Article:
3 Tips to Choose Pens for Doodling

By — Hazel Kamath

I love doodling my observations and thoughts about life, people, politics, and everything around me. Doodling helps me relax, unwind, and be myself. Drawing little patterns and designs while having a hot cup of coffee enables me to pen down my feelings and opinions without being judged for what I am!

I am sure you feel the same when pursuing any form of art. But thoughts and ideas aren’t the only pre-requisites for creating an art piece. The right tools play a crucial role too!

The one thing I hate to use when doodling are those jammed ballpoint pens lying around my desk. No matter how hard I try, they refuse to complement my artistic frame of mind!

The internet is full of information and recommendations on the most suitable doodling pens, most of which are either not valid or sponsored by a specific brand. That’s one reason I love to write for TAEP! The blog is purely for artists and the tips and recommendations shared are practical and unbiased and advocate brands only based on the artists’ personal experience.

I draw every day and during the past five years I have accumulated a boatload of pens, wasted money, bought the wrong set of pens, and regretted buying them too! So, what you will read in this article are the lessons I have learned during my doodling journey (which continues till date!).

Regardless of whether you aspire to be, a regular doodler or a bullet journaler, here are three things you must consider before purchasing a doodling pen.

 

Pro Tip 1: The Ink

The pen for doodling is distinguished based on the colorant or the ink. It can be a dye, ink, and alcohol, water, or oil based pen.

Alcohol-based pens dry quickly. For instance, Sharpies are all-purpose, permanent, water-resistant markers and are alcohol-based. Water-based pens, such as Sakura Permapaque markers can be used in art journals and for calligraphy work. Most brush pens are water-based and the ink is water-resistant when dry.

The paint markers, such as Sakura Pentouch paint markers are oil-based and can be used on porous and non-porous surfaces, namely plastic, wood, glass, ceramic, paper, and metal.

I prefer using Sakura Pigma Micron, Staedler Pigment Liner, or Tombow Dual Brush Pen for doodling as the ink in these pens does not smear, is permanent, fade-resistant, and works best on almost all kinds of paper. When working on a darker surface, I use Sakura Gelly Roll pens that offer fluorescent and smear-resistant ink with cool glowy effects.

Doodling is a stress-relieving experience. The last thing you want is to use a pen that bleeds on the paper or doesn’t write freely, hampering your creative thoughts. When visiting an art store, ask the store-keeper for a few tester pens, enabling you to choose the pens you are comfortable using.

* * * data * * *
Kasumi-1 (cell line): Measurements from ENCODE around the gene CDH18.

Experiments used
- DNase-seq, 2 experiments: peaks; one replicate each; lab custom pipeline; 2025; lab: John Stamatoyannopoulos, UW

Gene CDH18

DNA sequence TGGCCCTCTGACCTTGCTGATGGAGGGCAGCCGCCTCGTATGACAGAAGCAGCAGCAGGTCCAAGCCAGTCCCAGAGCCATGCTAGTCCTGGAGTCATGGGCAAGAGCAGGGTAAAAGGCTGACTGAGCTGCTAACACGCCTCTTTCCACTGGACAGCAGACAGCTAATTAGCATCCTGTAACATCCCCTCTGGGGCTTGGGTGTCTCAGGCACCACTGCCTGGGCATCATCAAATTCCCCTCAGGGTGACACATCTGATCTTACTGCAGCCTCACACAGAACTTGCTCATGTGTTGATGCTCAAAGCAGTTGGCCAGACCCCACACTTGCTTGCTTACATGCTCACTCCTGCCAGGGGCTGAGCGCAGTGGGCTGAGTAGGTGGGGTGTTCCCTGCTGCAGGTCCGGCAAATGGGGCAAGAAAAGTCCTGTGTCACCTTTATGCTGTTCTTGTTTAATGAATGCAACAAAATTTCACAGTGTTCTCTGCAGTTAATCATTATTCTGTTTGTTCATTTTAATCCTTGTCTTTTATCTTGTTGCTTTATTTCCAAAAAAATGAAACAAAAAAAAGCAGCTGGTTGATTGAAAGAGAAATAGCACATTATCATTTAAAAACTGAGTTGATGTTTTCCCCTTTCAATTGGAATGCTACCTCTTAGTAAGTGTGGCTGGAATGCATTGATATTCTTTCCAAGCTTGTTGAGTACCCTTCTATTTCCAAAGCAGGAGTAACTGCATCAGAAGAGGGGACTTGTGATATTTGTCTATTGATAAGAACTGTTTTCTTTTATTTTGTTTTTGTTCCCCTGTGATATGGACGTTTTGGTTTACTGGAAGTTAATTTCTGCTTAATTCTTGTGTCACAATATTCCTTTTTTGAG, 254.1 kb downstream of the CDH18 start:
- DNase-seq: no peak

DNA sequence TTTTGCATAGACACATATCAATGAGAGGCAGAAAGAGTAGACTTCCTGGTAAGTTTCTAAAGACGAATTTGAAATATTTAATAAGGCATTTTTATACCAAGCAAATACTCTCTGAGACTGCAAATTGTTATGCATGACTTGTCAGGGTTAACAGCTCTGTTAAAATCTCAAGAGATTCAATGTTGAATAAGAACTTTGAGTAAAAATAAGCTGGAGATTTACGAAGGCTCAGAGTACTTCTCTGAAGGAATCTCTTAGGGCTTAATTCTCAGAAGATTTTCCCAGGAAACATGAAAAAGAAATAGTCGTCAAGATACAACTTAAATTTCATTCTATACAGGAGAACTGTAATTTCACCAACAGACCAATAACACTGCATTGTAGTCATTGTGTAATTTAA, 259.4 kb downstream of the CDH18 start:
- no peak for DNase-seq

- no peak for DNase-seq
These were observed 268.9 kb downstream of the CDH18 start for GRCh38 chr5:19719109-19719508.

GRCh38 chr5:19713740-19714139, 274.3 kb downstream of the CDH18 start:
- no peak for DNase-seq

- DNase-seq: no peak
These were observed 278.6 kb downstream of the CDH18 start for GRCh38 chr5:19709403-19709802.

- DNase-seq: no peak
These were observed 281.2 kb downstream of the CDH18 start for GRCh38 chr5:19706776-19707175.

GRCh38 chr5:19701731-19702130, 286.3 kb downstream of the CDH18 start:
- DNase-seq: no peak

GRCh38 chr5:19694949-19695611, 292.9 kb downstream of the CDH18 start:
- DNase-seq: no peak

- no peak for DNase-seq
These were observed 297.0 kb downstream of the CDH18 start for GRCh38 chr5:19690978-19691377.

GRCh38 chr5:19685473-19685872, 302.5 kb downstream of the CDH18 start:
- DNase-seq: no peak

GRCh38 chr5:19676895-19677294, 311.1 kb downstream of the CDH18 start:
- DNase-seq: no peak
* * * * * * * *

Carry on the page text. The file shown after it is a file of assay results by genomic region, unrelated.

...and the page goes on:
Pro Tip 2: The Pen Feed or The Point:

Choose a pen that writes freely without you having to apply too much pressure. On the other hand, be wary of pens where the ink gushes out if you apply too much pressure. For instance, I once bought a Sakura Pen-touch and put too much pressure while writing, causing the ink to gush out and ruin my artwork.

My favourite set of pens

Sakura Pigma Micron Pens  a ‘must have’ for every artist, work best for doodling and bullet journaling. Depending on the thickness you require, you can choose from a wide variety of tip sizes this brand offers. The brush pen is great for calligraphy, adding depth to your doodles, and filling the empty spaces.

Sakura Pigma Micron PN(Plastic Nib) pens have durable nibs, hence are best for everyday doodling or when you are travelling. Its clear plastic nib (polyacetal plastic) versus the needle-point nib in Sakura Pigma Micron pens makes it smooth-flowing and hard-wearing.

I would also recommend Staedtler 0.5mm Pigment Fineliner for its uniform and smooth lines. It is similar to Sakura Pigma Micron in many aspects, namely the barrel size, the pen weight, the grip, and the ink. However, I find Staedler’s tip slightly softer in comparison to the Microns. So, keep that in mind when you use either of them.

Doodling away on the main door of my house using the Letraset Promarker

If you like doodling on walls or doors, try the Sharpie permanent marker  or the Letraset ProMarker, which is available in various colours. The Sharpie Ultra Fine Point and Fine Point can help you create various patterns, adding dimension to the surface you are working on. The Letraset Pro Marker offers twin tip (broad and chisel) and uses high-quality permanent dye.

 

For doodling on ceramic mugs, I bank on the fine tip Sakura Pentouch Ceramglass markers.

 

Pro Tip 3: Artist and Storekeeper Reviews

I am sure most of you are already doing this. Nevertheless, I would like to share that I give a lot of importance to what other artists have to say about using a certain pen or an art tool. At TAEP meets and other art forums, I talk to other artists to understand why they use a particular pen or brand for sketching, doodling, or technical illustrations. This helps me get an outsider’s perspective.

Moreover, a few art storekeepers take a genuine interest in sharing their knowledge about pens, paints, and other art materials. Talking to the store-owner about the various brands and art tools can help you choose the most suitable pen for your art.

The right doodling pen serves as a great companion throughout your doodling journey. Not every pen may fit your style of doodling, yet you must keep researching and experimenting with different tools till you find your ideal doodle-buddy. In this post, I have tried to share my experience with the various pens available for doodling and how they work best for me.

Feel free to share your doodling experiences and the tools you used. After all, we all learn from each other and get better by the day!

 

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